Uzbekistan, originally inhabited by people speaking a Persian dialect, was for much of its early history part of the Persian Empire. The territory was conquered by Alexander the Great in the fourth century BC. The cities of Bukhara, Khiva, Samarkand, and Tashkent later grew prosperous as central links on the Silk Road, a network of trade routes running from China to the Middle East and Europe. Muslim Arabs conquered the region in the eighth century, and it thereafter fell under the Muslim, ethnic Persian Samanid dynasty, which revived Persian culture. Turkic tribes were moving into the area from the north in increasing numbers, however, and they established new states in the 11th and 12th centuries.

From Genghis Khan to Timur

The territory of modern Uzbekistan was conquered by the Mongol leader Genghis Khan in the early 13th century, adding to the influx of Turkic peoples, many of whom served in the Mongol armies. Timur (1336–1405), a Turkic Muslim who claimed descent from Genghis Khan, rose to power as the Mongol successor states fragmented and built an empire of his own that extended from the Middle East to the border regions of India and China. It was at this time that Samarkand, Timur's capital, was reborn as a famous center for architecture, Islamic scholarship, and trade. His heirs, the Timurids, oversaw a Persian cultural revival as well as the rise of the local Turkic dialect as a literary language. Within a century of Timur's death, however, his empire had broken up amid fighting among rival princes and tribal leaders.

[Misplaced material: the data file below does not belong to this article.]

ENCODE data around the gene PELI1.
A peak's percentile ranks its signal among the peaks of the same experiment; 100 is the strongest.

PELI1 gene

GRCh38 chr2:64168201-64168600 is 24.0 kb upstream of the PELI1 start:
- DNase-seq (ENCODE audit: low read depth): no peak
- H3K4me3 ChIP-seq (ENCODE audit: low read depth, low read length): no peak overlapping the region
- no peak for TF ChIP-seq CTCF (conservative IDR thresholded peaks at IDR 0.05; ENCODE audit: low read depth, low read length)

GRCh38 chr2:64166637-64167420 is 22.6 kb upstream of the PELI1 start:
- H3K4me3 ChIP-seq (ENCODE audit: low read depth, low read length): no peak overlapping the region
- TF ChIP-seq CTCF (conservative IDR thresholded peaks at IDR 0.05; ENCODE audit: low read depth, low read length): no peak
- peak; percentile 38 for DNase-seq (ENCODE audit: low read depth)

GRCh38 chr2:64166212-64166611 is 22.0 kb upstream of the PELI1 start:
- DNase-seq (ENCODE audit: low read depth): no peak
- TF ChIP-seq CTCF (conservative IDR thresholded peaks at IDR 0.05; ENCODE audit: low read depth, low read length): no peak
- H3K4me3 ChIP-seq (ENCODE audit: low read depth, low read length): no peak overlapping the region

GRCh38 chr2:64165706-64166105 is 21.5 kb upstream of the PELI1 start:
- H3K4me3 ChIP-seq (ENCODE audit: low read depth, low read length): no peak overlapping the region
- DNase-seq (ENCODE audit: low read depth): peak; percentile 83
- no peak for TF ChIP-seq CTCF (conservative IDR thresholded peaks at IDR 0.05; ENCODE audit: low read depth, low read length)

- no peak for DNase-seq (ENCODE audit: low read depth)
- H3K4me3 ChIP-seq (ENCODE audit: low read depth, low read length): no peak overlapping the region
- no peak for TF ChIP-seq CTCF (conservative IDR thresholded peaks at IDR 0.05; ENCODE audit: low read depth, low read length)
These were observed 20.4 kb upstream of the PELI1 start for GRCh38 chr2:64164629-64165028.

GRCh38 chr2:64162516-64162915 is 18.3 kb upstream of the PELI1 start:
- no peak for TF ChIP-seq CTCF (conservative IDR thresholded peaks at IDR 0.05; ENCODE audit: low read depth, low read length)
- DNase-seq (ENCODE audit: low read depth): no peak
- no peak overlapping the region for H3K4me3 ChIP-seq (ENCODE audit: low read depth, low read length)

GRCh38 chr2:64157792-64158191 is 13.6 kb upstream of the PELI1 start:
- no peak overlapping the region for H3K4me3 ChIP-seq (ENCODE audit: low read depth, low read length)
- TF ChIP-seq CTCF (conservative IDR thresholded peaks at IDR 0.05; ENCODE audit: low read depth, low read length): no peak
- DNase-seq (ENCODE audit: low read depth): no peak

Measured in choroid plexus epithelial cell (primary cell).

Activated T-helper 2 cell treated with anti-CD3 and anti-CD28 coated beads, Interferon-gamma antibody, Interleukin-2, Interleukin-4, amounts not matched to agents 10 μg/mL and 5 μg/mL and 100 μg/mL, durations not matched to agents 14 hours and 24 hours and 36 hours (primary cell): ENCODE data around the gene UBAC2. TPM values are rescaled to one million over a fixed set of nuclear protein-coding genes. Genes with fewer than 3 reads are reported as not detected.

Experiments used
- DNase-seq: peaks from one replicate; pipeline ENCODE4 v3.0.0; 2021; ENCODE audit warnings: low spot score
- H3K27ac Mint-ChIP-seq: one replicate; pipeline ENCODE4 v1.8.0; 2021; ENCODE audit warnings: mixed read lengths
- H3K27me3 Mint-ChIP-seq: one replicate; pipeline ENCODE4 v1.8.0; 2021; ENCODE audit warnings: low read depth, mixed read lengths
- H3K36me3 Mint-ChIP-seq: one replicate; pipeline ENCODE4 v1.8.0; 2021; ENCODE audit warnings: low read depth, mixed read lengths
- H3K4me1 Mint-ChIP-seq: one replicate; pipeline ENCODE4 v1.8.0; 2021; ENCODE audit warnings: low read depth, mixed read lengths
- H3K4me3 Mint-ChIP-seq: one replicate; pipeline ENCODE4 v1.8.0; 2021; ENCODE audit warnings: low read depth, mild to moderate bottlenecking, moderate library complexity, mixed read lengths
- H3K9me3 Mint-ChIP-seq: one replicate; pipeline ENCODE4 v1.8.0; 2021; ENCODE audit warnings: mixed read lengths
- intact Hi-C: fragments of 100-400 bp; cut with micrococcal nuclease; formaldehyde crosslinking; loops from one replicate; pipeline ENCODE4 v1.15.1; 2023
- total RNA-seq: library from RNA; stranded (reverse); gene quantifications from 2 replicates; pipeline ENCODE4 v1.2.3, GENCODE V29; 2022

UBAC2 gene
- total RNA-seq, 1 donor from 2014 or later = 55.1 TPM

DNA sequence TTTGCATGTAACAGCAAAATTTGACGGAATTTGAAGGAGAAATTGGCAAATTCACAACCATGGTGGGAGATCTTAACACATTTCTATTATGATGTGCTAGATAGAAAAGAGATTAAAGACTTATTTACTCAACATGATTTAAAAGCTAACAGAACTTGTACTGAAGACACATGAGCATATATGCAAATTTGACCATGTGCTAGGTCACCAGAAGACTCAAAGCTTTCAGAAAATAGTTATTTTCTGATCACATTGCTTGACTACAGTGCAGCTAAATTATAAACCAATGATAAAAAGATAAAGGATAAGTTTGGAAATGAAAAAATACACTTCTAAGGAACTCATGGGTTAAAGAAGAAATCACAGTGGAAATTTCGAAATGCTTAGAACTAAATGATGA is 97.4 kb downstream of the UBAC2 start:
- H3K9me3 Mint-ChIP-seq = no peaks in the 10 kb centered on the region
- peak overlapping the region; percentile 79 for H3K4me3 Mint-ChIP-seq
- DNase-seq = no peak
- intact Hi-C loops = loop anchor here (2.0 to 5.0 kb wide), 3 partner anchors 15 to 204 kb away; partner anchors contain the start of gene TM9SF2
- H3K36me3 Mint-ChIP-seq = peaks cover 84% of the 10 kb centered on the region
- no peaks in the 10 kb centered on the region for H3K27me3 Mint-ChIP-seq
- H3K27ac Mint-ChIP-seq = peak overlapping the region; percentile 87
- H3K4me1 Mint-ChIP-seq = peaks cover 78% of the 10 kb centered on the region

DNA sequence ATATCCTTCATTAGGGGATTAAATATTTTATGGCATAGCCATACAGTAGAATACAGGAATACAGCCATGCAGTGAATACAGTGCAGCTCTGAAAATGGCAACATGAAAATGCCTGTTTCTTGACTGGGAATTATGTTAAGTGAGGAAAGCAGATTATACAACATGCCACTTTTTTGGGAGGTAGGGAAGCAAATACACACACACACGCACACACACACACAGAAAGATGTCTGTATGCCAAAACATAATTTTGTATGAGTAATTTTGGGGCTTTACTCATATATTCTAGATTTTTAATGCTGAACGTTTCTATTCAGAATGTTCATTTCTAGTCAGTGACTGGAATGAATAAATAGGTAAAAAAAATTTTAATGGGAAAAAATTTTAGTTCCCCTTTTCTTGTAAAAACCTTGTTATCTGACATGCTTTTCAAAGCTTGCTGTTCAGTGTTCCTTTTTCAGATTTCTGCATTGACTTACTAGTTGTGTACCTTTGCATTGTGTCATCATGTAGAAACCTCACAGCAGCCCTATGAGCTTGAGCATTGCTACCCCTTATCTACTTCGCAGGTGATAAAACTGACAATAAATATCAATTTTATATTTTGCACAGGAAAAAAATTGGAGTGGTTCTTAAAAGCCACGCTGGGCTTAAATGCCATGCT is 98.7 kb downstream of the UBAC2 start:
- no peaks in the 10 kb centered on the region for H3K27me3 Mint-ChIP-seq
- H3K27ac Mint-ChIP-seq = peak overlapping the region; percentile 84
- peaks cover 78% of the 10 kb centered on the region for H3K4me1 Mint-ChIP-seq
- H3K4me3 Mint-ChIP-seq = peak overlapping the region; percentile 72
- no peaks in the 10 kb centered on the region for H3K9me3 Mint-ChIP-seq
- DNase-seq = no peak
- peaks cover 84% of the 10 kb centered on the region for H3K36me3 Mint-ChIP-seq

Decline and Russian Domination